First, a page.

The Forest Tent Caterpillar Moth thrives in deciduous woodlands where its larvae can enjoy a leafy buffet.
Adult Forest Tent Caterpillar Moths are active from spring through most of summer. It is a golden brown moth, often with a dark brown band running across the middle of its forewings. The wings are slightly flared by the tips when spread flat.
The caterpillar for the Forest Tent Caterpillar Moth is often spotted in large clusters on tree trunks with its kin. It has a varied diet and can be found on deciduous trees in forests, parks, or backyards. Some common hosts are aspen, alder, cherry, birch, basswood, maple, and oak. It uses its caterpillar silk to form mats on bark that it shares with its siblings when resting. Though a congregation of these hungry caterpillars can defoliate a branch, it does not typically kill the tree.
Scientific Name: Malacosoma disstria
Butterfly or Moth
Size (Adult; Length): 17mm to 21mm (0.66in to 0.82in)
Note: An insect's reach is not limited by lines drawn on a map and therefore species may appear in areas, regions and/or states beyond those listed above as they are driven by environmental factors (such as climate change), available food supplies and mating patterns. Grayed-out selections indicate that the subject in question has not been reported in that particular territory. U.S. states and Canadian provinces / territories are clickable to their respective bug listings.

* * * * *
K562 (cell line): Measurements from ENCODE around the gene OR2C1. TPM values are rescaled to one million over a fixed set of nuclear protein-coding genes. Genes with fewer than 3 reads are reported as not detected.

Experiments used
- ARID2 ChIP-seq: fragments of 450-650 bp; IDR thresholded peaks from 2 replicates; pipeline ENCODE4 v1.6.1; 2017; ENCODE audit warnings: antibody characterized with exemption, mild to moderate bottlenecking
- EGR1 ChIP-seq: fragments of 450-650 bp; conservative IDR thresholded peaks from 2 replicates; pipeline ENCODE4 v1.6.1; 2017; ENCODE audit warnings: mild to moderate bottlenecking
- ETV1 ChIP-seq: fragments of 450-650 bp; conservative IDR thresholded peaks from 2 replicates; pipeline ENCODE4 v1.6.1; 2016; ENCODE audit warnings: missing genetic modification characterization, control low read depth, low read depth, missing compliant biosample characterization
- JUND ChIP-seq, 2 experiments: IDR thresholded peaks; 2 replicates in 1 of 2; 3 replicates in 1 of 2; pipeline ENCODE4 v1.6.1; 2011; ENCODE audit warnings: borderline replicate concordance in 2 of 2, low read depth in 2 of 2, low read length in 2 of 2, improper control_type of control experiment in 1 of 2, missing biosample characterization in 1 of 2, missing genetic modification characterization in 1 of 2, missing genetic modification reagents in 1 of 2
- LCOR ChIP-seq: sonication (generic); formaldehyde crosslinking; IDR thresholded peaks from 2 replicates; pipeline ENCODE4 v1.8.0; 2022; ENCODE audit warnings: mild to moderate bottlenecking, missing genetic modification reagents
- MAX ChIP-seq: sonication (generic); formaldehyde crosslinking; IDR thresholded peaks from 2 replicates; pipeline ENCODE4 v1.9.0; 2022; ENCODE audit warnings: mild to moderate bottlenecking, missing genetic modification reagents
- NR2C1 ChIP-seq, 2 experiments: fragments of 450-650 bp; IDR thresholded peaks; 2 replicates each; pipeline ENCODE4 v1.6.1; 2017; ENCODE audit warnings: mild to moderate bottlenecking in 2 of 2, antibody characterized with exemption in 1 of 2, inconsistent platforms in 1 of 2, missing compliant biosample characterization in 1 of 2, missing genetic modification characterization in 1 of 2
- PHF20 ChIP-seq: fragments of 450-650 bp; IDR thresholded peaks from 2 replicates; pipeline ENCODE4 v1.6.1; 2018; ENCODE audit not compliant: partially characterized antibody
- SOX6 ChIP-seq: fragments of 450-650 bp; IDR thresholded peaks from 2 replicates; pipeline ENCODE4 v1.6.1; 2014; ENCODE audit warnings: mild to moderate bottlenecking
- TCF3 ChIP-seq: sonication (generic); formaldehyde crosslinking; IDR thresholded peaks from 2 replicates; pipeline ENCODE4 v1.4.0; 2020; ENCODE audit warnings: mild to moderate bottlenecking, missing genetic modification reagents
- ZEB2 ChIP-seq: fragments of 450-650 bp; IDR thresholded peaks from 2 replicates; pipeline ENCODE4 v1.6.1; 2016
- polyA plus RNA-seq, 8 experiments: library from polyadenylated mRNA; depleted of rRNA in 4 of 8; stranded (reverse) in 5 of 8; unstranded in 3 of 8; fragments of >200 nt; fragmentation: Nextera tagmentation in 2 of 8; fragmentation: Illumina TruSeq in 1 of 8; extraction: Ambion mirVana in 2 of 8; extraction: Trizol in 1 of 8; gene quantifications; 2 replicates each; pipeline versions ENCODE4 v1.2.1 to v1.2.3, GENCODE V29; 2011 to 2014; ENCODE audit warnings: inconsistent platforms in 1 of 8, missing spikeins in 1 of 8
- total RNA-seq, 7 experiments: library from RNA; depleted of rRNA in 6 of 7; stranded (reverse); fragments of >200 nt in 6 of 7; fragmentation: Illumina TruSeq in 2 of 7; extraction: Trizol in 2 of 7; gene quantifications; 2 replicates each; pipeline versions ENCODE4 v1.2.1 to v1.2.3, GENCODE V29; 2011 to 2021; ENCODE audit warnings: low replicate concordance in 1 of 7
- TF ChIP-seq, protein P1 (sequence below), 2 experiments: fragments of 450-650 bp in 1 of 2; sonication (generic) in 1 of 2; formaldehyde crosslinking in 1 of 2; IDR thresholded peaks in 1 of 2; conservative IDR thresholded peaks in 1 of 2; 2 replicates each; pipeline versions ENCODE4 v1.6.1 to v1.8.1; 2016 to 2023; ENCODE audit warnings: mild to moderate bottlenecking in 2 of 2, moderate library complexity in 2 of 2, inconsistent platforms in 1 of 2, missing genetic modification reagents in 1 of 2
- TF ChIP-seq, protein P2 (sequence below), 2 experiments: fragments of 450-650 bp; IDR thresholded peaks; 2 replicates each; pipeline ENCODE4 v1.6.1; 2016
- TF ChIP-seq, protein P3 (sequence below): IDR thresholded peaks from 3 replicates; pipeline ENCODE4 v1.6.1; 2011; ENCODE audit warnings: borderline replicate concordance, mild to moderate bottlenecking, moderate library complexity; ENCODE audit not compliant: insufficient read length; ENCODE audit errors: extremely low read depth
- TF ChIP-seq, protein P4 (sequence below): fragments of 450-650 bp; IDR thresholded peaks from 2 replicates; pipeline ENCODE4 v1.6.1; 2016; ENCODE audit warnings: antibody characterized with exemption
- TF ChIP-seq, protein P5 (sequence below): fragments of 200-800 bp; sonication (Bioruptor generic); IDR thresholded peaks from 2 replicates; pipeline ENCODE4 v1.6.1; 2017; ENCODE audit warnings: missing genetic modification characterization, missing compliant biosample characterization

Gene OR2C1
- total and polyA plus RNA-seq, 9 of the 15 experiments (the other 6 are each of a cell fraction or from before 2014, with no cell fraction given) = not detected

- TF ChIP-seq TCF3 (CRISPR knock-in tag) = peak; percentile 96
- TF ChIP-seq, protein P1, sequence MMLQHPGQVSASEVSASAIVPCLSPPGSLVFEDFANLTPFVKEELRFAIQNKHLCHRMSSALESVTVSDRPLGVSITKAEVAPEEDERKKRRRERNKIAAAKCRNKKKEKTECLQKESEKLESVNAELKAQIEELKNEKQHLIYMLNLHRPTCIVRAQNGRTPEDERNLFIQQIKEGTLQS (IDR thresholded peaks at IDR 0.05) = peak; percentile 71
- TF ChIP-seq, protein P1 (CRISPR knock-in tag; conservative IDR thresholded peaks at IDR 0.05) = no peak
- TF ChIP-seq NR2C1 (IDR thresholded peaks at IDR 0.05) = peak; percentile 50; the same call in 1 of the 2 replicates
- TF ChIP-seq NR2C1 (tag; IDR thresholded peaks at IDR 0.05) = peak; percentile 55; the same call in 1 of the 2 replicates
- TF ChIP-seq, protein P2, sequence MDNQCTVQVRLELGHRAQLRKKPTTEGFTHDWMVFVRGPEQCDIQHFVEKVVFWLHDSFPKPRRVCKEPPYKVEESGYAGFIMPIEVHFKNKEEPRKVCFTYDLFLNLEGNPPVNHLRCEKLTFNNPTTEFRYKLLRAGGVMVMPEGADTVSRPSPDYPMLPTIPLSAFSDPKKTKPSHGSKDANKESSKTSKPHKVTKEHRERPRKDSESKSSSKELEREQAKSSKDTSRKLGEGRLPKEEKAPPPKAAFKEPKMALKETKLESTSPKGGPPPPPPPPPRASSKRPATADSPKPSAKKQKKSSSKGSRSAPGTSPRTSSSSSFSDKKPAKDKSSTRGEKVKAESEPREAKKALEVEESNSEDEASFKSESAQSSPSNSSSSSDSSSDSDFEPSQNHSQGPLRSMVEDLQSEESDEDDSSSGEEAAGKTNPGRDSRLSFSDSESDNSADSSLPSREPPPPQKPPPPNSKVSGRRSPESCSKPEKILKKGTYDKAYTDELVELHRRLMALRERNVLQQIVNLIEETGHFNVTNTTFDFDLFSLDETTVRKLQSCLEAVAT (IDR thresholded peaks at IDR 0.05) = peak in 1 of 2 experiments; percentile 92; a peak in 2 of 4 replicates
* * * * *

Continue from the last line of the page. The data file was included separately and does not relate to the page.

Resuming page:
Butterfly and Moth Anatomy
Antennae: Butterflies and Moths have a pair of antennae on the head used as sensors.
Head: The head is home to the insect's eyes, antennae, and proboscis.
Thorax: Home to the three pairs of legs as well as vital internal organs.
Abdomen: Contains vital internal organs such as the heart(s) and reproduction facilities.
Forewing: The upper, forward wing pair used for flying.
Hindwing: The lower, rearward wing pair used for flying.
NOTE: Butterflies and Moths are part of the Lepidopteran order as they share many similarities.